Heaven is won-der-ful, isn't it? That was the answer one of my students gave when we began our class discussion of the Paradiso a couple of years ago. Thinking about what heaven is like turns out to be a more difficult exercise than you might have expected. My students expect people in heaven to be happy, and they imagine that heaven is a place where everything works out in the end (or something like that). Sometimes they mention harps or clouds or people in white robes. All in all, it's a rather inchoate picture, which makes reading and discussing and writing about Dante's Paradiso all the more challenging and fun.
Part of the challenge is that of the three poems in the Commedia, the Paradiso is the most philosophically and theologically dense. The shades Dante meets, although they are important, are less important than the theological points Dante makes with them. Unlike the shades in the Inferno and the Purgatorio, the shades in the Paradiso are in harmony with themselves and God's will. The only thing they lack is their bodies (which is a big deal, to be sure), but they know their souls will join with their bodies at the day of Judgement.
Another part of the challenge is that most of the narratives we read have character development. Character development is what makes a narrative a narrative. In the Inferno and Purgatorio, the development came from the vices or virtues of the shades he encountered. These vices or virtues progressively moved away from or moved toward the love of God. This led, of course, to greater despair or greater hope. But, as I mentioned in my last post on the Purgatorio, the shades we meet in the Paradiso are already perfectly attuned to God's will. As Piccarda explains to Dante, "Brother, the power of love subdues our will / so that we long for only what we have / and thirst for nothing else / And in his will is our peace. / It is to that sea all things move, / Both what His will creates and what nature makes" (Par. 3:70-72; 85-87). If the essence of narrative is personal struggle, Dante has written a narrative in which the people no longer struggle.
The only real precedent for the Paradiso is Lucretius' De Rerum Natura, a poem Dante didn't know. Only Lucretius dared to put a philosophical system to verse in the way that Dante has dared to put theology into verse. Lucretius' goal was to make an unpalatable philosophy palatable. He uses the metaphor of putting honey on a wormword cup. Dante's goal is to convey the joy of heaven in human words. As Charles Martel says to Dante, "All of us desire to bring you pleasure / so that you may in turn delight in us" (Par. 8:32-33).
The shades in heaven share this delight with each other. In fact, because they all share the same delight, each shades' thoughts are completely transparent to everyone else. Isn't this the very essence of friendship? The best moments of friendship are when one friend doesnt need to say anything to the other friend. They can share in each other's delights or sorrows wordlessly. But again, this is a problem for a narrative. If there is nothing to say, what can there be for us to read?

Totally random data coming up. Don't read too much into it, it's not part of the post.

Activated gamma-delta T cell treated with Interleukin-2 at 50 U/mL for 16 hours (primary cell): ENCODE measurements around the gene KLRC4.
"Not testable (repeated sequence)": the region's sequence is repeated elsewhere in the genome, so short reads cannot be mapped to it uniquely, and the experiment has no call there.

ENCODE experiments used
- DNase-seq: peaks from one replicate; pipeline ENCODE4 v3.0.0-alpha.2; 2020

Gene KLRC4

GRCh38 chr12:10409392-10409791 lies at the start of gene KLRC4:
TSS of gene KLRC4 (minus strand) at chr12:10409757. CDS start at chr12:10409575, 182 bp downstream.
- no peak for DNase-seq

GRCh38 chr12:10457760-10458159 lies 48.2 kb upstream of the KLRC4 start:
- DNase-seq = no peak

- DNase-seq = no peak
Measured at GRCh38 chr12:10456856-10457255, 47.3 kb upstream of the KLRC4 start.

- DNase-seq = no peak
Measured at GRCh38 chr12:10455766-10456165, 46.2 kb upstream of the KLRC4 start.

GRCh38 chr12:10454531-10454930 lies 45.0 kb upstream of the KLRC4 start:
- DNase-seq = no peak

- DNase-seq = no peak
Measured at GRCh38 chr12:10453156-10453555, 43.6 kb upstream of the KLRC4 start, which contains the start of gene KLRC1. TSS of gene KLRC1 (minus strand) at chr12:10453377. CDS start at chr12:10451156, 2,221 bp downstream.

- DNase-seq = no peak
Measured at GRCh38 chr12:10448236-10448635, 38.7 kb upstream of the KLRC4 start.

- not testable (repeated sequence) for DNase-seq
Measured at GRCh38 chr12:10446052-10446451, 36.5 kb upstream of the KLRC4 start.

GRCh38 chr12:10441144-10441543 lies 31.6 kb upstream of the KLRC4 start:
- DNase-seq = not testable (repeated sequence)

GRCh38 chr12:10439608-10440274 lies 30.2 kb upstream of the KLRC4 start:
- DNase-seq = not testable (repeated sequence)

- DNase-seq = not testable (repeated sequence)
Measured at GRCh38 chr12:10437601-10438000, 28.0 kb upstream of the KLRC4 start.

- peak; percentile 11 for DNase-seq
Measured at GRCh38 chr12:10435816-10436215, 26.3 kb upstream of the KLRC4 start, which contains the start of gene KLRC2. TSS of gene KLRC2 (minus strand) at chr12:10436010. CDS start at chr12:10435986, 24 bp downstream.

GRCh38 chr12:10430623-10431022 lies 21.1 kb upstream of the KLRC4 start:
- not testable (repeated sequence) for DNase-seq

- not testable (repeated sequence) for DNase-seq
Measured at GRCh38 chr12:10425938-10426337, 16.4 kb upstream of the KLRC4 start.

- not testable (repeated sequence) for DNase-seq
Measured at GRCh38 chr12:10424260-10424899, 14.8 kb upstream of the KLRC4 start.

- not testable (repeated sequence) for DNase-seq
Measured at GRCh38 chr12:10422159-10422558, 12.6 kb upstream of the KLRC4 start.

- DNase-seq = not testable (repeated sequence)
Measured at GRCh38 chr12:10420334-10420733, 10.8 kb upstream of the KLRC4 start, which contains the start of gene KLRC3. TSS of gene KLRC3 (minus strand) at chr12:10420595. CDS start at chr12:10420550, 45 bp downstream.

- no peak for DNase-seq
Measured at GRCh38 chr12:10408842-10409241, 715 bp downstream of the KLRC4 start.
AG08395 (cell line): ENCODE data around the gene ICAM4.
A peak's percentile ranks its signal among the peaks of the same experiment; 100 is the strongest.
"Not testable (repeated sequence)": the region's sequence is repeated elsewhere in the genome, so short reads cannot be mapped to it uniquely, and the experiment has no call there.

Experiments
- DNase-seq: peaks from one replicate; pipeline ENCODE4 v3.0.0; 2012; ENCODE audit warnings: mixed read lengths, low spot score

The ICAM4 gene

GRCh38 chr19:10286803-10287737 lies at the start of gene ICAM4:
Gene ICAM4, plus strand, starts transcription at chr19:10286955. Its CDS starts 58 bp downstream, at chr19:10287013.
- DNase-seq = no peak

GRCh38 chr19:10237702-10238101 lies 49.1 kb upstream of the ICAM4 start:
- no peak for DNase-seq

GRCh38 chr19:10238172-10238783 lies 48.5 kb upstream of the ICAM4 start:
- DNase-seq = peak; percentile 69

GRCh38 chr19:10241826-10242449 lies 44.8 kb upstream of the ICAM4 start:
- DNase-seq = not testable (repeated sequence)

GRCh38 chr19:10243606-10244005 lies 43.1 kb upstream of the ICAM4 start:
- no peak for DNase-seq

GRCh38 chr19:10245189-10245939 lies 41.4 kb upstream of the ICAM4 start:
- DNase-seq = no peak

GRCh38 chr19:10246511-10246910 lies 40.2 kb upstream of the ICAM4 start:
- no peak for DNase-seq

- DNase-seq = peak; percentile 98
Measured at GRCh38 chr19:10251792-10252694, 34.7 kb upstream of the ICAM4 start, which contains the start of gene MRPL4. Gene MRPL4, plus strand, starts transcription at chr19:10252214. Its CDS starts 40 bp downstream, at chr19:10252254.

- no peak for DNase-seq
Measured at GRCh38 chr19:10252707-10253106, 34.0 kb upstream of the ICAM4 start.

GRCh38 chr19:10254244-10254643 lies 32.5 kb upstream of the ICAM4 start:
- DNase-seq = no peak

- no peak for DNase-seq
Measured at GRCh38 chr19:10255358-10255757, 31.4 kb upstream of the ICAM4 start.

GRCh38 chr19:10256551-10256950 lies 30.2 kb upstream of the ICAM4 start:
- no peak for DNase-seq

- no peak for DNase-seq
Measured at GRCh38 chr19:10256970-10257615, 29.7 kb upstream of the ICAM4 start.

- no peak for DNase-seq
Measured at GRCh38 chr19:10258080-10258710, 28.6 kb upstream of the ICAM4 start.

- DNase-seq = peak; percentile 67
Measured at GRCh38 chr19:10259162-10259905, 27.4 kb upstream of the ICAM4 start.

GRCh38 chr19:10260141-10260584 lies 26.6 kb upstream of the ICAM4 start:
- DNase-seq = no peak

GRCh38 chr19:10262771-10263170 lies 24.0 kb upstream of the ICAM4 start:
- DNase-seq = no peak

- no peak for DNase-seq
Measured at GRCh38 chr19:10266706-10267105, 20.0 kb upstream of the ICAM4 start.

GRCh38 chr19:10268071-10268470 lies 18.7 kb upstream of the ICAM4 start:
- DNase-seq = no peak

When Dante meets Falco in Canto 9, he asks Falco why Falco wants him to speak (I love how the Hollanders have translated these lines). "'God sees all, and your sight is so in-Himme'd / bless'd spirit,' I said, 'that no wish of any kind / is able to conceal itself from you / together with the singing of those loving flames / that form their cowls from their six wings, / not offer my desires their satisfaction? / I would not await your question / If I in-you'd me as you in-me'd you.'" (Par 9:73-81).The answer to Dante's question must be that Falco and Dante speak to each other because of us, the readers, so that one day we too will be able to commune with them without words. So what we too can, as Falco puts it, "contemplate the craft that beautifies / such love, and here discern the good / with which the world above informs the one below" (Par. 9:106-108). But in order for us to be able to have such contemplation and discernment, we must follow the words Beatrice says to Dante: "I shall now reshape your intellect / thus deprived, with a light so vibrant / that your mind will quiver at the sight" (Par. 2:109-111). In Inferno and Purgatorio, Virgil sought to reshape Dante's (and our) will. Now Beatrice will attempt to reshape his intellect.This, I think, is what my students and I have always found difficult. The Paradiso even more than the other two poems works itself on us because the shades Dante encounters no longer need to work on themselves. It is easy enough to imagine what living virtuously would look like, but the joy Dante attempts to convey is beyond our understanding in part because its beyond any narrative we can tell. Narratives need struggle and they need time.
At the end of Canto 10, where Dante meets Thomas Aquinas, he says, "thus I saw that glorious wheel in motion, / matching voice to voice in harmony / and with sweetness that cannot be known / except where joy becomes eternal" (Par. 10:145-148). Wonderful indeed. Almost too wonderful to describe.
Sorry I've been a bit lax with posting. I'll post again early next week. There is so much to puzzle over in the Paradiso!